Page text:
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Finding the third force on a bracket when given the first 2 forces and the resultant

  • Thread starter Popa91
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  • #1
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Hi everyone, i came across this forum a while ago and have been lurking here for a while. Any ways, i have a simple problem but cant seem to find a solution to it the photo of the problem is the link just here

http://i1053.photobucket.com/albums/s463/Popa911/1cc85138.jpg

Homework Statement



Three cables exert a force on a bracket (as shown in the photo) F1=300N, F2=500N and the resultant is 400N and 30° downward from x.



Homework Equations




the equation i used to solve was Fr=F1+F2+F3 rearranged to get F3= Fr - F1 - F2


The Attempt at a Solution



I got the i and j components and put them together as follows.

F3= (346.41i -200j) - (180i + 240j) - (500i)
F3 = -334i - 440j

this answer is incorrect as it would mean that cable F3 is going through the wall? Any help would be appreciated, thanks.
 

Answers and Replies

  • #2
rude man
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You sure you got the problem right?
 
  • #3
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You sure you got the problem right?
where do you think i went wrong? I even checked it back against the original Fr = F1 + F2 + F3 and it comes up with the correct Fr.

Am i looking at the problem in the wrong way?
 
  • #4
NascentOxygen
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Perhaps you copied that 400 value wrong? Maybe it should be 800 or so?
 
  • #5
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Perhaps you copied that 400 value wrong?
i was thinking this as well, i've checked my figures though and re-checked the final answer against the resultant force and it seems correct but it doesnt fit with what the photo shows
 
  • #6
PhanthomJay
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I'd chuck this problem as far as I could throw it and find another that makes more sense.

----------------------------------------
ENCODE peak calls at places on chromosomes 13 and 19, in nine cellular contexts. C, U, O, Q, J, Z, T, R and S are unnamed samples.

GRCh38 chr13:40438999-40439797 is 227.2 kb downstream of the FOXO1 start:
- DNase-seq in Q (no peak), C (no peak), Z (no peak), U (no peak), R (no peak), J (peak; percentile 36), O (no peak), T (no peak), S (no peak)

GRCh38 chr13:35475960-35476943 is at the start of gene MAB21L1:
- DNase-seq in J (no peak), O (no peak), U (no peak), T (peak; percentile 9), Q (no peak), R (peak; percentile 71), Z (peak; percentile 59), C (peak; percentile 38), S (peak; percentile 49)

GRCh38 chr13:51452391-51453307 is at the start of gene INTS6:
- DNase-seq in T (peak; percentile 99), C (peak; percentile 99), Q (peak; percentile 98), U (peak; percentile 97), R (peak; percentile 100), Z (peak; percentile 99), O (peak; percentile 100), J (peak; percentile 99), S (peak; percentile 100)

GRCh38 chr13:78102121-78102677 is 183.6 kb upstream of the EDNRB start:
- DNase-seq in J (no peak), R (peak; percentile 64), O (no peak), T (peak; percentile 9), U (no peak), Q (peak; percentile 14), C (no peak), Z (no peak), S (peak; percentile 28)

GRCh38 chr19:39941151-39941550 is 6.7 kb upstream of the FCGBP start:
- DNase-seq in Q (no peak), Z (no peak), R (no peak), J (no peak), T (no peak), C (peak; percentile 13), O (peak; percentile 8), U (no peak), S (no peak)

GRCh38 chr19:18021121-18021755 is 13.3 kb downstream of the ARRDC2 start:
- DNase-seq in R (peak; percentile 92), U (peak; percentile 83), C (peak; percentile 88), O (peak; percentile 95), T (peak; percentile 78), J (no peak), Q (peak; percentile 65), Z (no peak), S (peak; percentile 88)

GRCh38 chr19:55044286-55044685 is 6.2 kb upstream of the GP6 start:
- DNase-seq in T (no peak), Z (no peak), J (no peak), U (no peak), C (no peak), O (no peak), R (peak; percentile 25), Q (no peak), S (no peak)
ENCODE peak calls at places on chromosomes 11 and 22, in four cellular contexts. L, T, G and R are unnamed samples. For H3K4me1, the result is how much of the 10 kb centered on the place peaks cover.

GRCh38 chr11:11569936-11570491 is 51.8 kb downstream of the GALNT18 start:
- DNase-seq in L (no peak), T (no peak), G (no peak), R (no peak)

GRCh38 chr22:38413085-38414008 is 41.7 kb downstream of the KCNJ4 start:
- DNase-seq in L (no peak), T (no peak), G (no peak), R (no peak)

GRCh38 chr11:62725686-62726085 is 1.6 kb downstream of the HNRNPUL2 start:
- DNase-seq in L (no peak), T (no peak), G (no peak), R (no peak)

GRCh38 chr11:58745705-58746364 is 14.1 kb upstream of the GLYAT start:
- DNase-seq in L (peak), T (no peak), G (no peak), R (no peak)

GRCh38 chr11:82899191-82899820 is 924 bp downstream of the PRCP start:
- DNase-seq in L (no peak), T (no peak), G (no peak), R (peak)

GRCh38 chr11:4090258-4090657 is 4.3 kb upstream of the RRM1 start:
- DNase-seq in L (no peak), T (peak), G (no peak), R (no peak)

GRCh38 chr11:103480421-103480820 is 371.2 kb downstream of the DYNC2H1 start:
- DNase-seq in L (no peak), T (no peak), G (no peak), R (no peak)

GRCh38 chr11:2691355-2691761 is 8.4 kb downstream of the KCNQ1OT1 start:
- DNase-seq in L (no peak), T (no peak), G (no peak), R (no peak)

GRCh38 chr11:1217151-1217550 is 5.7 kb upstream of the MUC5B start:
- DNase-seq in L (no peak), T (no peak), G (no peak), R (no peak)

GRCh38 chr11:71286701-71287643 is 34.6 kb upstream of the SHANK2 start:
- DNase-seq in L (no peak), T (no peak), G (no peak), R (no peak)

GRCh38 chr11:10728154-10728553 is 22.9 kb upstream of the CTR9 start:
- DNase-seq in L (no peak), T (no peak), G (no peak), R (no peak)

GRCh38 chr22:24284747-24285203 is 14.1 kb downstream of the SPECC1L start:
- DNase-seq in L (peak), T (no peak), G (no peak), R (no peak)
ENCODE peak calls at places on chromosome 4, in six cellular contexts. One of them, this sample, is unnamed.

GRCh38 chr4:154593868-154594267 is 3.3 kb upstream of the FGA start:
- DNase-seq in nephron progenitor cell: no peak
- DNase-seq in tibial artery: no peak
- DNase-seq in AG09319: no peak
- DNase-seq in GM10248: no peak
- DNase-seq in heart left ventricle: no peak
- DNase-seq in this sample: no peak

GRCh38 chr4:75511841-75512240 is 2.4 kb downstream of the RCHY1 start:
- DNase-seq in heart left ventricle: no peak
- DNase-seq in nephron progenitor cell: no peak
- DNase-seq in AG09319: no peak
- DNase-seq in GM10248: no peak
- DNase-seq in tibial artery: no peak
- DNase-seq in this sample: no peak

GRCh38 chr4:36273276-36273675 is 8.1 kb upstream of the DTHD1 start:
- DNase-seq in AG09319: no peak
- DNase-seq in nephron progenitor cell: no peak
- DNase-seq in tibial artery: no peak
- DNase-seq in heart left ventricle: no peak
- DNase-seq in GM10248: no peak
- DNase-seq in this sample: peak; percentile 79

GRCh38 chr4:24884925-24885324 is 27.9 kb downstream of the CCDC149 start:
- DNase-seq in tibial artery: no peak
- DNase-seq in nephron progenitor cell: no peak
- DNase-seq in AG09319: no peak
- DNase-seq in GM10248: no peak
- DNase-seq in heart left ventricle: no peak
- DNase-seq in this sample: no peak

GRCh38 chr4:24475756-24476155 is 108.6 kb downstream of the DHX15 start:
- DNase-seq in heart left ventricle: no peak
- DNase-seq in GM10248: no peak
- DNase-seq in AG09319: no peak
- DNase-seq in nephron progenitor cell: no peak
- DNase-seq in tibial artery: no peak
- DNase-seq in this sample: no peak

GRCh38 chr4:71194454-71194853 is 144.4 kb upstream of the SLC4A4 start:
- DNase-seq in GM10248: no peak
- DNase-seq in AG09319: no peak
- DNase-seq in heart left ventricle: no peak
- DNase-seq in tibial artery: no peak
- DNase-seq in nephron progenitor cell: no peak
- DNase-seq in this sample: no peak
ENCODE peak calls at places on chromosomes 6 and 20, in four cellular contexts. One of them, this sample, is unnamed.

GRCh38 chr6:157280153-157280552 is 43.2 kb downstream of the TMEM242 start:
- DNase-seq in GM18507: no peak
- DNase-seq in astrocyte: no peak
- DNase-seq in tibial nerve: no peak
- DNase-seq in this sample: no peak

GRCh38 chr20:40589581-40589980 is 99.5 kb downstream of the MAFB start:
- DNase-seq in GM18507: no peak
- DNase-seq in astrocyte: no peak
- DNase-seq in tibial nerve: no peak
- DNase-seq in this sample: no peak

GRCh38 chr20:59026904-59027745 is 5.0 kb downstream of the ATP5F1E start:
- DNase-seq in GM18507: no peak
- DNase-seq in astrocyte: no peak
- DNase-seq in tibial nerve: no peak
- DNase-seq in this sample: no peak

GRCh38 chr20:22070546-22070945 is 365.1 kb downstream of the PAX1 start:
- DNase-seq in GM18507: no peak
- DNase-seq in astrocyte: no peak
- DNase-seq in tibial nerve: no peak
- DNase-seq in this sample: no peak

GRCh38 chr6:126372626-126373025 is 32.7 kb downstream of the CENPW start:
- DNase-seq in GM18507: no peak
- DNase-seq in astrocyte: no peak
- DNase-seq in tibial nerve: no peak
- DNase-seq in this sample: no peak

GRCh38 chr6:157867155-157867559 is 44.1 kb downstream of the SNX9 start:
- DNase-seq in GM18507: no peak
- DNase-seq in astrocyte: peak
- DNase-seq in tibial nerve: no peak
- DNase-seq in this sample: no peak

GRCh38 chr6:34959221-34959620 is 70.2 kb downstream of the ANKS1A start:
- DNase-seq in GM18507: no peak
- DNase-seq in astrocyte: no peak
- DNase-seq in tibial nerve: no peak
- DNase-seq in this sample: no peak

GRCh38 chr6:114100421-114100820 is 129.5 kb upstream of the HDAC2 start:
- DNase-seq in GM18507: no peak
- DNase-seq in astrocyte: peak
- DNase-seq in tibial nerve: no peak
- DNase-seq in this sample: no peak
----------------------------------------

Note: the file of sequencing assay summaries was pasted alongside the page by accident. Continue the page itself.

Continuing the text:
• #7
rude man
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I'd chuck this problem as far as I could throw it and find another that makes more sense.
I second that motion.
 
  • #8
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There doesn't appear to be anything wrong with this problem apart from a terrible drawing...
 
  • #9
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I'd chuck this problem as far as I could throw it and find another that makes more sense.
I second that motion.
There doesn't appear to be anything wrong with this problem apart from a terrible drawing...
I talked to my lecturer and she said that the problem is either it is drawn wrong or the figures that were given in the question are wrong because there is nothing wrong with how i worked it out lol. Spent ages trying to figure out where I went wrong.

Thanks for the help everyone as well!!
 
  • #10
NascentOxygen
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I talked to my lecturer and she said that the problem is either it is drawn wrong or the figures that were given in the question are wrong because there is nothing wrong with how i worked it out lol. Spent ages trying to figure out where I went wrong!
Thanks for getting back, Popa91.
 
  • #11
nvn
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Popa91: Theoretically speaking, there is nothing wrong with the given problem, nor diagram. You worked the problem correctly, and your answer in post 1 is correct. We can imagine ways in which the given problem is possible.
 

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